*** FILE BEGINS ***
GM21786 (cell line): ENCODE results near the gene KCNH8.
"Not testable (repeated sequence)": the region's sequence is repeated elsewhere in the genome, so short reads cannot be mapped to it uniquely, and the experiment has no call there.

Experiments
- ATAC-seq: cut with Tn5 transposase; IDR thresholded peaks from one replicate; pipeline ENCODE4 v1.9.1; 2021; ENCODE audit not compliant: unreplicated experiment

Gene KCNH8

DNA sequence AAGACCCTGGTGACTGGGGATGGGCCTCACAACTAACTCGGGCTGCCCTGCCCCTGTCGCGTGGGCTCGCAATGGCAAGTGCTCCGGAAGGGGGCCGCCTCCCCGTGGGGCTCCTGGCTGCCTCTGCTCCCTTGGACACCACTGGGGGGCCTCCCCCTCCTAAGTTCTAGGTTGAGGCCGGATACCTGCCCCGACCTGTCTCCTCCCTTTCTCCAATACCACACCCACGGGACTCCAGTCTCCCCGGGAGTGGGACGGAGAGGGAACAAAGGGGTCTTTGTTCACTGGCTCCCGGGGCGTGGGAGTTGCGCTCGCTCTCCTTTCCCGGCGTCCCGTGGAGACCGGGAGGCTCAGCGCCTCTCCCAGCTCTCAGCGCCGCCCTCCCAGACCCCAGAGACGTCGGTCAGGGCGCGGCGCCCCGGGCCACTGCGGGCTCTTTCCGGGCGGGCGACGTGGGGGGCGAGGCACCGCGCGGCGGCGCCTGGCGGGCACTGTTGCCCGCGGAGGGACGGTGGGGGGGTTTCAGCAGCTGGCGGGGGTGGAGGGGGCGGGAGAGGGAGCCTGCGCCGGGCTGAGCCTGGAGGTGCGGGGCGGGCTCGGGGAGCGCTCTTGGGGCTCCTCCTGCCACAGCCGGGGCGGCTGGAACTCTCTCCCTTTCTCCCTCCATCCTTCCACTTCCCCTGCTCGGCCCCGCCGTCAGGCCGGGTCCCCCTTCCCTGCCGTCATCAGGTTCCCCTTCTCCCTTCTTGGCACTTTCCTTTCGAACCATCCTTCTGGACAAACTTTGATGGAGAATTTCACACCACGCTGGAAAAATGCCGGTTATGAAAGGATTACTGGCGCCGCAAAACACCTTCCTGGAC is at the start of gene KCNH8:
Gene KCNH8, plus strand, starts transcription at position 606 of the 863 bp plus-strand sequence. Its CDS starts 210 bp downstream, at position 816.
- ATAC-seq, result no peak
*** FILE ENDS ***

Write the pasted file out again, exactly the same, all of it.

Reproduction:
GM21786 (cell line): ENCODE results near the gene KCNH8.
"Not testable (repeated sequence)": the region's sequence is repeated elsewhere in the genome, so short reads cannot be mapped to it uniquely, and the experiment has no call there.

Experiments
- ATAC-seq: cut with Tn5 transposase; IDR thresholded peaks from one replicate; pipeline ENCODE4 v1.9.1; 2021; ENCODE audit not compliant: unreplicated experiment

Gene KCNH8

DNA sequence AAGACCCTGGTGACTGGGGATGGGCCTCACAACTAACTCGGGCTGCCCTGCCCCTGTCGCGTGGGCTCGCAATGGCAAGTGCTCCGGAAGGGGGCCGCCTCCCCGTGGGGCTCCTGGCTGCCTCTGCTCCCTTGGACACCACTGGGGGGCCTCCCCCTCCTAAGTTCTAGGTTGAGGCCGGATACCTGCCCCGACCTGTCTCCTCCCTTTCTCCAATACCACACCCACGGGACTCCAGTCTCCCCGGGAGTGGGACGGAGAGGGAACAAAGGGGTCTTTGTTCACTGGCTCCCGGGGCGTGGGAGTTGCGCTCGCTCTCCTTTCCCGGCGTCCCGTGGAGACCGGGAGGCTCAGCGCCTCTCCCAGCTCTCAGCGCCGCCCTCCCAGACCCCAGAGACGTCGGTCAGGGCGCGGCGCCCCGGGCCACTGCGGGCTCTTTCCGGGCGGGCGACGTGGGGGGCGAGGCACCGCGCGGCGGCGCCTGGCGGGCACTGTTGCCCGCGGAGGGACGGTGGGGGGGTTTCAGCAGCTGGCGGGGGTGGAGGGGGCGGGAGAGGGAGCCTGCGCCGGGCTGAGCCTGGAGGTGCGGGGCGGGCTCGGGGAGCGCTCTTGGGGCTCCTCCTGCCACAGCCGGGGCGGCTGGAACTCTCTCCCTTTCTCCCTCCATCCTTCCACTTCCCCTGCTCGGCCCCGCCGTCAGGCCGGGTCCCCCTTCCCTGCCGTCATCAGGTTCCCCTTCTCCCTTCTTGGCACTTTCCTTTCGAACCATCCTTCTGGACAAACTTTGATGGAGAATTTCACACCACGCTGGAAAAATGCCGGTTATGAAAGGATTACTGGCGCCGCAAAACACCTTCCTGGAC is at the start of gene KCNH8:
Gene KCNH8, plus strand, starts transcription at position 606 of the 863 bp plus-strand sequence. Its CDS starts 210 bp downstream, at position 816.
- ATAC-seq, result no peak